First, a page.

Suddenly the same landscape is rendered bleak and ominous by a jarring shift to inverted negative photography. The narration continues, dramatically pausing for effect: “But ….there is, unseen by most, an underworld, a place that is just as real, but not as brightly lit….a Darkside.”

 

 

The intro (some say it was the scariest part of the show) so perfectly encapsulates the Washington swamp that it’s almost too obvious. But I thought it of again quite suddenly while editing Jeff Groom’s excellent piece Wednesday about the history of germ warfare. Groom, a military man himself, reminds us that despite the “sunlit” narrative of America saving the world from tyranny after WWII only to be thrust into another existential struggle with the Red scourge of Communism, an entire underworld was operating simultaneously, secretly manufacturing biological weapons, breeding insects as vectors for disease, perhaps even deploying them in the battlefield (in other words, doing everything we were accusing the morally bankrupt enemy of doing).

…the 406th Medical General Laboratory of the U.S. Army’s Far East Medical Section was established, “in a warehouse near the Agsugi Air Base in Yokohama (Japan) in 1946,” ostensibly to provide health services to U.S. military servicemen. 

However, their mission soon expanded to include an R&D division comprised of 309 personnel. Researchers “initially concentrated on mosquito-borne diseases, but the military scientists eagerly expanded their work to include ticks, mites, lice, fleas, and flies, with particular attention to the breeding and biting behaviors of black flies and midges found in Japan and Korea.”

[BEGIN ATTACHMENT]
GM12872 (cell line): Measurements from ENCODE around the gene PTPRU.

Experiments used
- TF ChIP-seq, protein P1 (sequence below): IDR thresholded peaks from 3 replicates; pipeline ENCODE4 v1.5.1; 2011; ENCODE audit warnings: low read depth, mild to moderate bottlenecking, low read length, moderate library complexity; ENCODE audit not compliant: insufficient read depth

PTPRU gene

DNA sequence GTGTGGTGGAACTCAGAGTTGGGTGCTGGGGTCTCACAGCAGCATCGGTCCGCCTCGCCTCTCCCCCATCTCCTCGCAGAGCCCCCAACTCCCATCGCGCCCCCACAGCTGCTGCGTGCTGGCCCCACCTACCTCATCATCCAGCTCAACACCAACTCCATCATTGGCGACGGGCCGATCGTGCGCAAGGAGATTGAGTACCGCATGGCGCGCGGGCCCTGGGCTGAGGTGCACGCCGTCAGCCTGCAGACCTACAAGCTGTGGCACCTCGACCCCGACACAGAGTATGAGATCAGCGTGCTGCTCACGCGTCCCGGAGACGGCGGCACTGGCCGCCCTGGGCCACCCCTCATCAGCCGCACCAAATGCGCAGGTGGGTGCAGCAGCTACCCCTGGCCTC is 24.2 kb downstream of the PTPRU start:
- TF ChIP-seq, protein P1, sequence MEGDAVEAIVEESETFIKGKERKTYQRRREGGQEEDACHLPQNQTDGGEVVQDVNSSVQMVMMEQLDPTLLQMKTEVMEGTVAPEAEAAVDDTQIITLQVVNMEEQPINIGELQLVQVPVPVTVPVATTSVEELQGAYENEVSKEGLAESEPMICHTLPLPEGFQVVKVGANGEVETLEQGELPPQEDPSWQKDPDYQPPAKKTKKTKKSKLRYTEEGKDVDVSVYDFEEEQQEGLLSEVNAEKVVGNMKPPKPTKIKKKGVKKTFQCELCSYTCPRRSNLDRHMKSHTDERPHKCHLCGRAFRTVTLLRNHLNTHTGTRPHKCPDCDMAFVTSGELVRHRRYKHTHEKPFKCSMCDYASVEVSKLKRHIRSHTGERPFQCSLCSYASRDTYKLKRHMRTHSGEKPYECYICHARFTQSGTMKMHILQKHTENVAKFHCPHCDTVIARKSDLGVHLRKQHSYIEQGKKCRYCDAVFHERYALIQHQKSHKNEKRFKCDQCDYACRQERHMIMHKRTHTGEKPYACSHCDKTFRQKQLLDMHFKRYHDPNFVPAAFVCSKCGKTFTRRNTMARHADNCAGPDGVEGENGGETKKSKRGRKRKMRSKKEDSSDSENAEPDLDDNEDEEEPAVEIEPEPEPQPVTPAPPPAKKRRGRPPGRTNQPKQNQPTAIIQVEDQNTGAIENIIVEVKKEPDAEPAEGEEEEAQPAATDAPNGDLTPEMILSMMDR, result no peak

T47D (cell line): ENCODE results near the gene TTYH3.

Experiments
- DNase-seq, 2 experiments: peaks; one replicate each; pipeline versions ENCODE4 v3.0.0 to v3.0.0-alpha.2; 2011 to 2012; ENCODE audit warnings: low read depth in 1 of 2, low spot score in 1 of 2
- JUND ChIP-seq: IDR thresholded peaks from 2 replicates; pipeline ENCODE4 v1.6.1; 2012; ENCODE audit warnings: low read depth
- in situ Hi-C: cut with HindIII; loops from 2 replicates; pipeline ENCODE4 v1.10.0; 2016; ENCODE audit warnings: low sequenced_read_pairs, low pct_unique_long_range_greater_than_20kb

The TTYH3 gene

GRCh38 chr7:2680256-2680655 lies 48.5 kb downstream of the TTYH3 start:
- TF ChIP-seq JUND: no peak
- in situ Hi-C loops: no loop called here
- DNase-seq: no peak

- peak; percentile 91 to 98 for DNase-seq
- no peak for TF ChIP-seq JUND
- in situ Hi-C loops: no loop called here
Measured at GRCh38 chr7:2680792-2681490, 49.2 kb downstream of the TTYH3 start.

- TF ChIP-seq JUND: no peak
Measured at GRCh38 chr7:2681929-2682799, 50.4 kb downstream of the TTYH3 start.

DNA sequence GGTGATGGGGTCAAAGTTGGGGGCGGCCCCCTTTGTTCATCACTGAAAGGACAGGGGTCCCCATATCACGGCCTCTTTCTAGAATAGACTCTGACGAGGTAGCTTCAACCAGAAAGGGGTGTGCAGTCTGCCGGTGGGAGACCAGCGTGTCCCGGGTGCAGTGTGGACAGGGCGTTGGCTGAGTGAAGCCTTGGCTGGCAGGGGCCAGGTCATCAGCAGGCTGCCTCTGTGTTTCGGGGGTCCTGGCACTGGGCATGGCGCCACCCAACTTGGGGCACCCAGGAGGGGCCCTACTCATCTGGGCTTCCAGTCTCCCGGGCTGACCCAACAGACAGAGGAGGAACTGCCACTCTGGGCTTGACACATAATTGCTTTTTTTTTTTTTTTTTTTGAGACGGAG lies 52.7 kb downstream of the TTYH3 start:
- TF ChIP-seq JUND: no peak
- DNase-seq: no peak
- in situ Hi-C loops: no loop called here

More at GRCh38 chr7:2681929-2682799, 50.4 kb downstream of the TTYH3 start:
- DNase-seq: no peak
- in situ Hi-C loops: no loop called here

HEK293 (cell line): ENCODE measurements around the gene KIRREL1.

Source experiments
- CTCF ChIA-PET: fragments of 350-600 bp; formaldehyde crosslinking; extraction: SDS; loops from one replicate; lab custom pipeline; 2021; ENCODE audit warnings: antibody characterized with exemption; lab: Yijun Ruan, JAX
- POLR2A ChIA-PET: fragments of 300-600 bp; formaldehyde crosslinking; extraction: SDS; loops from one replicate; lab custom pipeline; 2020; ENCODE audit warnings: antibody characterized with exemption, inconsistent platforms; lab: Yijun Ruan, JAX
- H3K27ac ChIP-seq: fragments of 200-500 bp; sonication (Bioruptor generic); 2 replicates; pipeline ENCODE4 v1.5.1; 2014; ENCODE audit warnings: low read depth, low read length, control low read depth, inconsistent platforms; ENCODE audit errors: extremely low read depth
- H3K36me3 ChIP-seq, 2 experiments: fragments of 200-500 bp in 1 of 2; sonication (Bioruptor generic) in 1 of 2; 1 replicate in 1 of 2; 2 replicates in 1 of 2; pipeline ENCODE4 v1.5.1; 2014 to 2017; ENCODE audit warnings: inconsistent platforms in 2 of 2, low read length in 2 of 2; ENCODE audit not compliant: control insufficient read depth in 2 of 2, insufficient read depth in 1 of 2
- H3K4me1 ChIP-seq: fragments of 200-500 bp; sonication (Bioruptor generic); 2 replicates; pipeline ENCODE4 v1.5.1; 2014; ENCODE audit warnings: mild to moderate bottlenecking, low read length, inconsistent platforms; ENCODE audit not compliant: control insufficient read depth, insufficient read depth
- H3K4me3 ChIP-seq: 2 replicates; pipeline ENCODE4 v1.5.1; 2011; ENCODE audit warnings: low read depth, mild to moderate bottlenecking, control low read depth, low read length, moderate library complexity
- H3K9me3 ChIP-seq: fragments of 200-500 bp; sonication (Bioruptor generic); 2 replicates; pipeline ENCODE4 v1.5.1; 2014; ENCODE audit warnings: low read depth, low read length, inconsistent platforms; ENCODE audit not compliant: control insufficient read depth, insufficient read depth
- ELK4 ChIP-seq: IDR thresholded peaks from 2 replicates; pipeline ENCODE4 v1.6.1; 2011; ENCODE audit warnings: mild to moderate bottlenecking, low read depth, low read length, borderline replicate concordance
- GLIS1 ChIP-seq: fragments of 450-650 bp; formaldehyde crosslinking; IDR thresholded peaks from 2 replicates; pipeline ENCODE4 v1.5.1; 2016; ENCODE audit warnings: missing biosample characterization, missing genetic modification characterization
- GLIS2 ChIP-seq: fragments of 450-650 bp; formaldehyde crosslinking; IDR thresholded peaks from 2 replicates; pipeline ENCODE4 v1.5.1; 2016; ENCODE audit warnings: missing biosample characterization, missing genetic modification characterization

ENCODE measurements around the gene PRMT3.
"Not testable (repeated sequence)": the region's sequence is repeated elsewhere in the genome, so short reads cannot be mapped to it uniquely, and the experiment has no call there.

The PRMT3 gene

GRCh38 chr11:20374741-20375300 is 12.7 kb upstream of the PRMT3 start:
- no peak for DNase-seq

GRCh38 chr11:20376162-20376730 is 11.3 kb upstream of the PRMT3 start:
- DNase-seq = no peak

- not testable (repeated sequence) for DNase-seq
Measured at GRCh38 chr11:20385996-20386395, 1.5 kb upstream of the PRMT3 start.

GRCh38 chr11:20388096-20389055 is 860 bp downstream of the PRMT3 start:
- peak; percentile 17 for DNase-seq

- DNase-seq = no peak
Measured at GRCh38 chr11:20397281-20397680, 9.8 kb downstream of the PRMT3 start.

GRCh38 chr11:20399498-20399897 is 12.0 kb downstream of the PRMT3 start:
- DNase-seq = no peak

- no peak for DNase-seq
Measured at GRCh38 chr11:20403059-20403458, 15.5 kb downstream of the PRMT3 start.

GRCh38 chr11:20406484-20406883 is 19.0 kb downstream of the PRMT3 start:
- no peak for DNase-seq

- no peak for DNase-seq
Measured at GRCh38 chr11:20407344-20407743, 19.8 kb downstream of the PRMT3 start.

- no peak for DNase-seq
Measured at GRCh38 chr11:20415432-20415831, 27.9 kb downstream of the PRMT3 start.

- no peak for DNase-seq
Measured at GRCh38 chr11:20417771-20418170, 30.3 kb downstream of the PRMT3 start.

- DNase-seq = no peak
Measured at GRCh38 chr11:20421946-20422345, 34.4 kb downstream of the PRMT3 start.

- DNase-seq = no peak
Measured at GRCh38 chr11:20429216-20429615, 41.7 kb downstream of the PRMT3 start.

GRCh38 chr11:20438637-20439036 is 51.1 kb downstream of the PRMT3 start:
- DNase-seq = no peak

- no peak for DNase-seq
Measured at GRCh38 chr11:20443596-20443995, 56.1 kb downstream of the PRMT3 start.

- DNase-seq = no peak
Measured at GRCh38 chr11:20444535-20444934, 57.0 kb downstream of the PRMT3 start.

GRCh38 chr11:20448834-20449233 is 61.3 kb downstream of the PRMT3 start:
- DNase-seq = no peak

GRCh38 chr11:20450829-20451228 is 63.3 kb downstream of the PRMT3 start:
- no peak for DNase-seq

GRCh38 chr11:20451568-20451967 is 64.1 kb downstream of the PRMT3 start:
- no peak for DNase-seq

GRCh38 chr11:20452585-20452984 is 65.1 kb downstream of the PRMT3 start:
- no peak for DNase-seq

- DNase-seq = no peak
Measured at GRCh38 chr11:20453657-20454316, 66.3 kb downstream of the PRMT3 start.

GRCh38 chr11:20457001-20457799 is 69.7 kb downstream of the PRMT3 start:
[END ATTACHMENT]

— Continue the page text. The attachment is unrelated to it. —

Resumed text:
As I wrote about here, journalist Stephen Kinzer published a book late last year that went into great detail about the covert U.S. bio and chemical weapons programs that flourished from the infusion of seemingly endless Cold War resources after WWII. While it is important to note that it was never proven that the U.S. actually unleashed diseased swarms of insects against the enemy in Korea as alleged, it is also worth reminding readers that the War on Communism was nonetheless used to justify an entire battery of inhumane and unconstitutional activities right under the surface of our perceived reality. Much of it was lost to memory with the destruction of files decades later, but plenty has been recovered by intrepid journalists, including Kinzer, over the years.

Just an example of what we do know according to Kinzer: after WWII, the Americans hunted down and arrested one General Shiro Ishii, who commanded the ghoulish hellscape known as Unit 731, located in Japanese-occupied Manchuria. Among other human experiments he conducted on Chinese prisoners, including children (like slow roasting people with electricity, or locking them in high-pressure chambers until their eyeballs popped), Ishii infected his victims with botulism, bubonic plague, syphilis, cholera, smallpox, tuberculosis, and myriad other deadly diseases long vanquished by vaccines, and watched them die.

Instead of bringing Ishii to justice, scientists at the secret Army bioweapons program at Camp Detrick, Maryland, “wanted to learn what he knew and were driven by a sense of urgency that overwhelmed whatever moral qualms they might have felt,” wrote Kinzer in Poisoner in Chief. They convinced Gen. Douglas MacArthur to sign a secret decree granting amnesty to Ishii and all who worked with him. He turned over all of this research, which included an untold number of tissue samples taken from people while they were still alive, to the Americans. “Thus did the man responsible for directing the dissection of thousands of living prisoners during wartime, along with those who worked with him, escape punishment.”

The “sunlit” reasoning was likely that the information would be valuable for mounting a defense against enemy germ attacks. But we know from Kinzer’s book that the underworld was experimenting with all kinds of ways of weaponizing pathogens and dispersing them silently over populations, too. They even used unwitting Americans as guinea pigs.